Snowpack bodes well, for some

Snowpack is good for hydropower this year, but some areas are flooding

Snowy mountains.png
This year's snowpack is good news for hydropower production. Photo: NRCS.

There’s good water news in the mountains of Northern Idaho, Northwestern Montana, and British Columbia as the valley snows of winter melt and the higher mountain snowpack begins to be affected by warming temperatures.

Snow is melting, rivers are rising. The above-average snowpack in the far reaches of the upper Columbia River Basin bodes well for future hydropower generation as the water flows downstream through dams, but it’s not necessarily good news everywhere.

In fact, there is too much of a good thing in Northwestern Montana, as the Clark Fork and Blackfoot rivers are running high and causing localized flooding in and around Missoula, and the Pend Oreille River downstream of Albeni Falls Dam at the outlet of Lake Pend Oreille is at or approaching flood stage. The heavy snowpack in the Clark Fork River drainage, which flows into the northeast corner of the lake, bodes more water to come. Meanwhile, parts of the southern Columbia River Basin, in southern Idaho and southeastern Oregon are drier than average as the result of below-normal rainfall.

It’s a typical pattern and what meteorologists would expect after the dry and warm El Nino condition in the Pacific Ocean during the winter of 2015-2016, and the cool and extremely wet La Nina weather pattern that followed in the winter of 2016-2017, said meteorologist Ron Abramovich of the Boise office of the Natural Resources Conservation Service. Abramovich briefed the Council on current weather trends at a meeting in Boise.

Blue and green dots are good, orange and red dots not so much.

“To understand this year you have to understand the last couple of years,” he said.

The strong La Nina weather pattern of 2016-2017, in which sea surface temperatures along the Equator cool and cause cool, rainy weather in the North Pacific, resulted in more than 40 so-called “atmospheric river” storms that slammed the Northwest with record rain and snow. An atmospheric river is a continuous band of storms sweeping across the Pacific from near Hawaii to the Northwest. These ‘rivers’ were followed last winter by another strong La Nina event, but not as severe as the previous year’s.

“Forty-five atmospheric rivers made landfall on the West Coast,” Abramovich said. “This activity was unprecedented in the 70-year record. The take-home point, he said, is that the ocean and atmosphere are very active following strong El Nino years, when temperatures along the Equator are warmer than normal, causing warmer and drier conditions in the North Pacific.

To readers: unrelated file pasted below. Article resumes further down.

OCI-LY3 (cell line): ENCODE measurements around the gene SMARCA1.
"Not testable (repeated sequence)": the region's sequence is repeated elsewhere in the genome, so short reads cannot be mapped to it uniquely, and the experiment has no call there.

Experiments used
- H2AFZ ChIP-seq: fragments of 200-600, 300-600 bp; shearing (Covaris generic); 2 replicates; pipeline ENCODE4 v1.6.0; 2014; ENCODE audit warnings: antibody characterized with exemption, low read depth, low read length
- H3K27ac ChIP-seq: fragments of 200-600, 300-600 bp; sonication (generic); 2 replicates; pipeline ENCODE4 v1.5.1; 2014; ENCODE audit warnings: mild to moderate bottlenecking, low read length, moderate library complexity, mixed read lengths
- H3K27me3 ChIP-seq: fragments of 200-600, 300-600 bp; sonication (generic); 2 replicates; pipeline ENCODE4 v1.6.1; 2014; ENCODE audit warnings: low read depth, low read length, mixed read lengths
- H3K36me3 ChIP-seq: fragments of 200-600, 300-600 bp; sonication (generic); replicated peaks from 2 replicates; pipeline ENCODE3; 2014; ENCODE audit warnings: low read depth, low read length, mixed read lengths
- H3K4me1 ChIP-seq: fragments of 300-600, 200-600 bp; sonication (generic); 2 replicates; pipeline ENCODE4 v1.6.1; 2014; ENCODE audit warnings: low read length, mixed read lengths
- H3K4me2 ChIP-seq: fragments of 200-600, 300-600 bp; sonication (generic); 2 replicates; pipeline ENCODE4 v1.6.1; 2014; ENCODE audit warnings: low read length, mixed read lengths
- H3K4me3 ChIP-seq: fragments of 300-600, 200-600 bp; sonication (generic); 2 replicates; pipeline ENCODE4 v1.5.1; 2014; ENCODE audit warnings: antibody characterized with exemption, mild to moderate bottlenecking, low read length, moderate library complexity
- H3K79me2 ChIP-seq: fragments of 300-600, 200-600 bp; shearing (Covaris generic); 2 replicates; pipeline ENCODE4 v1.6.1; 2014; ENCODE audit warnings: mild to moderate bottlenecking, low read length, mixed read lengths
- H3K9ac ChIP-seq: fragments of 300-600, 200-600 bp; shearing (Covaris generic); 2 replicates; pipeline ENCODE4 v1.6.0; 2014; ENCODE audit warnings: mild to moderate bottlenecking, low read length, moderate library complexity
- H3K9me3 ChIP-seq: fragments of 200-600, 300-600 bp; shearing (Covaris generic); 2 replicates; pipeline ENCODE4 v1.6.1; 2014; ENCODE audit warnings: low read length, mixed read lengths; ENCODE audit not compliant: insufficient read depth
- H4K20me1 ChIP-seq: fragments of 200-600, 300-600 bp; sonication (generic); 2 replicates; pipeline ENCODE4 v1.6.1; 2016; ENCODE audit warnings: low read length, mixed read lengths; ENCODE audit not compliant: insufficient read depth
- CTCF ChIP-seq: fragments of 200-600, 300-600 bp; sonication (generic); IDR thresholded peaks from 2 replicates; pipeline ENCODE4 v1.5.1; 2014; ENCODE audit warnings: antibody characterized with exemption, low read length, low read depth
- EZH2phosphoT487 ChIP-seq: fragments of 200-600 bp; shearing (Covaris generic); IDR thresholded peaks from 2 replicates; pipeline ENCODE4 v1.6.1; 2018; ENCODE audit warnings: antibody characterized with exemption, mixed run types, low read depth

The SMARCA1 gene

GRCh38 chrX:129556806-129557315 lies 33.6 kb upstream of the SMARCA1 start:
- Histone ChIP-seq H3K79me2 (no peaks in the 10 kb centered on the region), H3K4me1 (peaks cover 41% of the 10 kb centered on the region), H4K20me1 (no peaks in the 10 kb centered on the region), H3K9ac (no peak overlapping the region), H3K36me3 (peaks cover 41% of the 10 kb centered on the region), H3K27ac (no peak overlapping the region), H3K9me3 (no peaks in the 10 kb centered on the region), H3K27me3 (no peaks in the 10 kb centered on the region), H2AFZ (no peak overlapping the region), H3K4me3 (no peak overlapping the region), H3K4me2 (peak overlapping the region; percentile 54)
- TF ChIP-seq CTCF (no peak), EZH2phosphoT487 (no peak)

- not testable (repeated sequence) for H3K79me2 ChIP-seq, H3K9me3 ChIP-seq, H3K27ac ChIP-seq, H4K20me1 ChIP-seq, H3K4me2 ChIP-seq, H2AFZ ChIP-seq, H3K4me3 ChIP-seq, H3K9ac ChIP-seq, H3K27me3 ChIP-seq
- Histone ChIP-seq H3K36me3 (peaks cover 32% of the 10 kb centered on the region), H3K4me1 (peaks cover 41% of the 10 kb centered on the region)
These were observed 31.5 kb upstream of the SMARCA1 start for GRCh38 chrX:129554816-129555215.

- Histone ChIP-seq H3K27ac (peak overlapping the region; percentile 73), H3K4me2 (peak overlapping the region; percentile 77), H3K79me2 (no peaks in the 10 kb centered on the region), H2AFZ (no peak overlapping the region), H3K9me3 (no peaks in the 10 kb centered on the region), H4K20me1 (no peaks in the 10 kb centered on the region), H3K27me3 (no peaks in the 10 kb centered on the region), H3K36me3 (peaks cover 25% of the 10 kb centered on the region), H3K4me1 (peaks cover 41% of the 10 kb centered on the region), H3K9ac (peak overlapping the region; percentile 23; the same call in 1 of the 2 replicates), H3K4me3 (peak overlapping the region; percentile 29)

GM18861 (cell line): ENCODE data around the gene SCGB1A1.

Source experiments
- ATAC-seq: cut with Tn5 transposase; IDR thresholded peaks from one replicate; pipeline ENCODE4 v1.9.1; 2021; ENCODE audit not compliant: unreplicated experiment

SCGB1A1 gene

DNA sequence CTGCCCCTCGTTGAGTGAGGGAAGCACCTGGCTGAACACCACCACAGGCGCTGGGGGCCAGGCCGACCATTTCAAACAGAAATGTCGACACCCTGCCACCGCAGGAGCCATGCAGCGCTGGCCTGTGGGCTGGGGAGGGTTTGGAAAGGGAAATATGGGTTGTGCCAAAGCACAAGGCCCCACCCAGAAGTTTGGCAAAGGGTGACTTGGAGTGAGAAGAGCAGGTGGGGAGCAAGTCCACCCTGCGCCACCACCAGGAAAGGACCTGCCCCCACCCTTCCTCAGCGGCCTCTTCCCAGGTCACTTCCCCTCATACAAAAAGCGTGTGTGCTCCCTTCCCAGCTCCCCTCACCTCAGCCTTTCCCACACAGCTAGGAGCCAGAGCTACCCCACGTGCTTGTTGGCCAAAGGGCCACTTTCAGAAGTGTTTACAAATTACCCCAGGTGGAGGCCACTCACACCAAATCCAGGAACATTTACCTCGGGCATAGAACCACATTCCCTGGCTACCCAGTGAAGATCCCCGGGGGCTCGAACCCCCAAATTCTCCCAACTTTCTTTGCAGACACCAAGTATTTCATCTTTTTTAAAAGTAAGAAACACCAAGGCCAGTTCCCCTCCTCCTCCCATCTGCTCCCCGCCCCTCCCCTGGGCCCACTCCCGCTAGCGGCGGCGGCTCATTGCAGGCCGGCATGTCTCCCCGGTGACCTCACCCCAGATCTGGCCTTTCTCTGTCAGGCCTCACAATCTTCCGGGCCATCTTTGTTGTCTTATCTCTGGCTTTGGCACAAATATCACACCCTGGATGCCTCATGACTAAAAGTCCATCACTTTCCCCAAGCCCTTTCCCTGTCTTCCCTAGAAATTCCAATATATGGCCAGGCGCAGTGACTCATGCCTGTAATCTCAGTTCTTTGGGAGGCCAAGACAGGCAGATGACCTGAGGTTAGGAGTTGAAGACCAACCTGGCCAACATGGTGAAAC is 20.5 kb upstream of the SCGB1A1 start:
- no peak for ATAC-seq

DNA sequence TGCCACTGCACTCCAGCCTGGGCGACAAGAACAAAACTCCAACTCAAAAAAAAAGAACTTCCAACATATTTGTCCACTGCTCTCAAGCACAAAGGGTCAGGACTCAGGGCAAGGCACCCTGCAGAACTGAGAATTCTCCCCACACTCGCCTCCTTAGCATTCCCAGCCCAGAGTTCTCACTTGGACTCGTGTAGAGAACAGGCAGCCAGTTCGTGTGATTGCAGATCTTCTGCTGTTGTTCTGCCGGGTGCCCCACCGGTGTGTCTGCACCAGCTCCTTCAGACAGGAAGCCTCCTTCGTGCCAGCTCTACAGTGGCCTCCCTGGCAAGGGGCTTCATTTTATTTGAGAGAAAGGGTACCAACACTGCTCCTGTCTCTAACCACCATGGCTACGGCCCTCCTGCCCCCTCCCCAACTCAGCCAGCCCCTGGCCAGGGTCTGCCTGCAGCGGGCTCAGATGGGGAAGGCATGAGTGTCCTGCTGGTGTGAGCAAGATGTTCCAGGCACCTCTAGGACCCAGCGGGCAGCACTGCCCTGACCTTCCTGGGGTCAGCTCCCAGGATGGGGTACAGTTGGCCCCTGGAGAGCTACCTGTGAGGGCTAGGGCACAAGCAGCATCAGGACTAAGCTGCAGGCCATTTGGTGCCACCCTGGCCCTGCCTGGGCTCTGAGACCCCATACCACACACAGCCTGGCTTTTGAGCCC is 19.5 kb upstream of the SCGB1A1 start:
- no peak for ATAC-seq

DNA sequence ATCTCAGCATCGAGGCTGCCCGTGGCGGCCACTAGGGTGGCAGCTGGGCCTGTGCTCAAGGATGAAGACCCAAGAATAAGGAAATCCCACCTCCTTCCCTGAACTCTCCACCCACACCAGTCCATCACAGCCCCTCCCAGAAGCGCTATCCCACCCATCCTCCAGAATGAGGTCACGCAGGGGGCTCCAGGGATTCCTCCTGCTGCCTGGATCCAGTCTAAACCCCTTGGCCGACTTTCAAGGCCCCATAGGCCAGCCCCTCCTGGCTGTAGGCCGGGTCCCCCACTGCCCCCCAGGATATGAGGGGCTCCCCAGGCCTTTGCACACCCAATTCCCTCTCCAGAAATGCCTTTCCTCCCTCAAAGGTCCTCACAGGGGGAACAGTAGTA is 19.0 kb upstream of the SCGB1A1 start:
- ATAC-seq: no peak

Rain and snow this past winter left parts of the basin soggy and snowy, and the runoff may be dramatic.

“Rivers are going big in Idaho’s northern basins and parts of Montana, primarily along the Continental Divide,” he said. Last year it was southern Idaho that experienced high water and flooding, and this year, he said, “it’s Montana’s turn.”

He offered some free advice to rafters and kayakers: Don’t, now, unless you like a wild ride. There will be plenty of water for water sports once the rivers calm down, he said.

The precipitation this year and the outlook for irrigation is so favorable that the Idaho Power Company stopped its annual cloud seeding early; irrigation reservoirs in the southern part of the state are full or nearly so.

This year’s runoff provides next year’s surplus, and so it is important to manage water as a resource in wet years to be ready to mitigate impacts in dry years, Abramovich said. While Northwest weather patterns have been normal since February, the trends of recent years are an aberration. “What we’ve seen more recently is the greater degree of climate variability,” he said. “We are living in extremes now.”

The North Pacific Ocean used to oscillate between decades-long periods of warm and cool sea surface temperatures, but more recently the oscillation has changed to become much more frequent – periods of just a few years, influenced by brief El Ninos followed by brief La Ninas.

The more frequent changes in ocean conditions “may be driving the greater degree of climate variability we are seeing,” he said. Weather and climate are not the same thing, but the former influences the latter. “Our weather is always changing to produce our climate,” he said.

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